Warrant indicates New London stabbing death was retaliation
Travon Brown, fatally wounded after being stabbed on Grand Street in New London last month, identified his longtime friend Jerome Hudson as his killer in a dying declaration to city police Officer Deana Nott, according to a court document.
"Black stabbed me," Brown said, using Hudson's street name. "Black stabbed me on Grand Street."
A newly unsealed arrest warrant affidavit, written by New London police Detective Joshua Bergeson, indicates that Hudson, 28, stabbed Brown, 27, in retaliation for a Nov. 8, 2017, incident on Mountain Avenue in which Brown stabbed Hudson after Hudson attacked Brown. A motive for the ongoing dispute between the two men, who had known one another since their school days, when they played sports together, is not revealed in the affidavit.
Hudson, also known as Irving Jerome Hudson, was arrested on the day of the homicide on unrelated drug charges. He was served with the murder warrant on Dec. 22 and remains incarcerated.
According to the affidavit, Nott was the first officer to arrive at 22 Grand St. for a reported stabbing at 2:30 p.m. on Dec. 17, 2017. She followed a trail of bloody footprints through the kitchen and found Brown lying on the floor in the front room. He had a large wound on the left side of his chest and had lost a significant amount of blood. As she attempted to help him, she leaned over Brown and asked who stabbed him. Brown grabbed Nott on the side of the head and said, in a weak voice, "Notts, help me. Help me."
His breathing became labored, and Nott picked up Brown's head and brought him closer to her and asked again who stabbed him. It was then that he named Black, according to the affidavit. He was taken to Lawrence + Memorial Hospital, where he was pronounced dead at 2:53 p.m.
A resident of the Grand Street home said he was watching television with his family when he heard a loud knock on the door. His wife answered and told him somebody was bleeding and to call 911. He said Brown walked through the kitchen and fell prior to the entering the front room. The man said he asked Brown who had done this to him.
"Black got me," Brown said, according to the man.
The man told police that the "word on the street" was that Brown had stabbed Hudson about three weeks earlier. Police had investigated the Nov. 8, 2017, incident and identified Brown as a suspect, but were unable to make contact with Brown, according to the affidavit. Hudson, who was treated for a stab wound to the left side of his abdomen, had refused to identify his attacker.
Brown's father told police that following the November altercation, his son had been staying with family outside of New London to let things "cool down," but that he had recently returned and started "stepping out."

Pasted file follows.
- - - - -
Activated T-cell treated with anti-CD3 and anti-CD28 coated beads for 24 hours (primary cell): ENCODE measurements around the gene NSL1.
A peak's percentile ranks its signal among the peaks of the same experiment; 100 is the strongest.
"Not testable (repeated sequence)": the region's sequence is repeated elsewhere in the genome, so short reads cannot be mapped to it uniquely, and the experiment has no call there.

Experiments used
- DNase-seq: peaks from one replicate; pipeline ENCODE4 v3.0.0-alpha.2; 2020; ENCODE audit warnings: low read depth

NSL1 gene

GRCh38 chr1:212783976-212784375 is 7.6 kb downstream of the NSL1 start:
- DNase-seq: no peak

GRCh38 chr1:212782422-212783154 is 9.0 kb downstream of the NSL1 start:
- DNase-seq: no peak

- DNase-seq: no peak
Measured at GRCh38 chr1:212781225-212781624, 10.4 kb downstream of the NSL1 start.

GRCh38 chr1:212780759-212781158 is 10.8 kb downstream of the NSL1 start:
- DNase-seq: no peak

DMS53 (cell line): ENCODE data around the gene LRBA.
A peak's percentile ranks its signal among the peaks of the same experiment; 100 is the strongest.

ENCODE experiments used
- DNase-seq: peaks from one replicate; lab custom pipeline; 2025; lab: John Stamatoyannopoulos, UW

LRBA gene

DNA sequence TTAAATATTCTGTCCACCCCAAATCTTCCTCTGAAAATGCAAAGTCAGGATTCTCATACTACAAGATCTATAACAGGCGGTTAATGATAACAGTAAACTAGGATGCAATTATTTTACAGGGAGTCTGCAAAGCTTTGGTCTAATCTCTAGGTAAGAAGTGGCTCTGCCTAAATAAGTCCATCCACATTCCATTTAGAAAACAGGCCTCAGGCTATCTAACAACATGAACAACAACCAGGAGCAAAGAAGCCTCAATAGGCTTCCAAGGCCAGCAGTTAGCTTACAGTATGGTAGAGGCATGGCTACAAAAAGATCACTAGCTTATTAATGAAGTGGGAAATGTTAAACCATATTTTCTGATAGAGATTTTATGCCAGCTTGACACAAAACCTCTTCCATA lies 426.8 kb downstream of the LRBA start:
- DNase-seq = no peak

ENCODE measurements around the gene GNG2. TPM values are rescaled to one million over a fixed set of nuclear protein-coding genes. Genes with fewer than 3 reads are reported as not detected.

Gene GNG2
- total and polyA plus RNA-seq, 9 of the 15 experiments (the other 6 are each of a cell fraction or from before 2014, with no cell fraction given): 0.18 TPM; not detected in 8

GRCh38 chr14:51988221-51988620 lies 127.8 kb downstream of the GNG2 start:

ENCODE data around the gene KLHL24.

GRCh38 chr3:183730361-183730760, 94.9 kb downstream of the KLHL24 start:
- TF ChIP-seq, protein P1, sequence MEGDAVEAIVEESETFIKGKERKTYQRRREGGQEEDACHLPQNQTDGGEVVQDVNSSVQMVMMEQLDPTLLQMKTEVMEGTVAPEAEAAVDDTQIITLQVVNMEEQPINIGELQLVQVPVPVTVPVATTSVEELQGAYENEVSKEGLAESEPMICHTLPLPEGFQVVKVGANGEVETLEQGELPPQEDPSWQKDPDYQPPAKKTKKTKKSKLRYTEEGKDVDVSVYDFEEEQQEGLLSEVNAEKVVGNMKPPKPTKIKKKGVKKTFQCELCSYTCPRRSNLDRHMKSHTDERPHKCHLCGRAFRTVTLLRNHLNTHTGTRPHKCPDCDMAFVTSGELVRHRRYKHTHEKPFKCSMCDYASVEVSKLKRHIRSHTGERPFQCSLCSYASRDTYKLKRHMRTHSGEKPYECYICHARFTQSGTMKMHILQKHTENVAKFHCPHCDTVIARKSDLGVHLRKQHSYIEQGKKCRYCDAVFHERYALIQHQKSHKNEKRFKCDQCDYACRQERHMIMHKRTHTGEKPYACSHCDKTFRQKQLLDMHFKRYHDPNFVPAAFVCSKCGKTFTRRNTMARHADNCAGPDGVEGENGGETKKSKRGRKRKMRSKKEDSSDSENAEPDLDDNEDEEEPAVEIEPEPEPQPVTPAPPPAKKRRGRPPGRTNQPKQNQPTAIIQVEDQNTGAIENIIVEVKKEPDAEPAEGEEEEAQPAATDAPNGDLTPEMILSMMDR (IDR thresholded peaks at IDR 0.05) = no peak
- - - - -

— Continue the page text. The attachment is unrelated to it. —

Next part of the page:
The father said he knew Hudson and had asked him to let go of the November stabbing incident when he ran into him at a city store, but Hudson had kept saying, "an eye for an eye."
A man, identified only as "Witness #2," told police he was standing in the backyard of his cousin's house at Blackhall and Prest streets about 2 p.m. that December afternoon when Brown approached him and asked if he could talk to him. He said Brown came into the yard and closed the gate, and they were talking for about three minutes when he noticed Hudson standing at the gate.
The witness said Brown looked shocked as Hudson entered the yard. The witness said he got between the two men, who were arguing. The man said Brown broke away and began running down Prest Street with Hudson behind him. The man said he followed Hudson and Brown but lost sight of them when they ran onto Connecticut Avenue. He said when he got to the corner of Connecticut Avenue and Grand Street, he saw Hudson walking up a driveway. He said he thought Brown had gotten away from Hudson, so he walked back toward his cousin's house.
Police said they obtained surveillance video of some of the foot chase that corroborates the witness's story.
Hudson had pending court cases and was being electronically monitored with an ankle bracelet. When he returned to his Steward Street home at 9 p.m. that night, officers went there with an active arrest warrant from a recent drug case.
The police said they found Hudson in a back bedroom and took him into custody without incident. They said they found marijuana in the home, as well as a broken cellphone. Hudson had what appeared to be fresh wounds on his left inner thigh and right front shin and what appeared to be blood on the sleeve of his sweatshirt, according to the affidavit.
Hudson said he had been injured six days earlier at his job at a concrete business in Westbrook and told the police, "I ain't no killer." He said he had been watching his son's basketball game that afternoon at Bennie Dover Jackson Middle School. Police reviewed video from the school that showed Hudson arriving at the school about 12:30 and leaving an hour later, prior to the stabbing.
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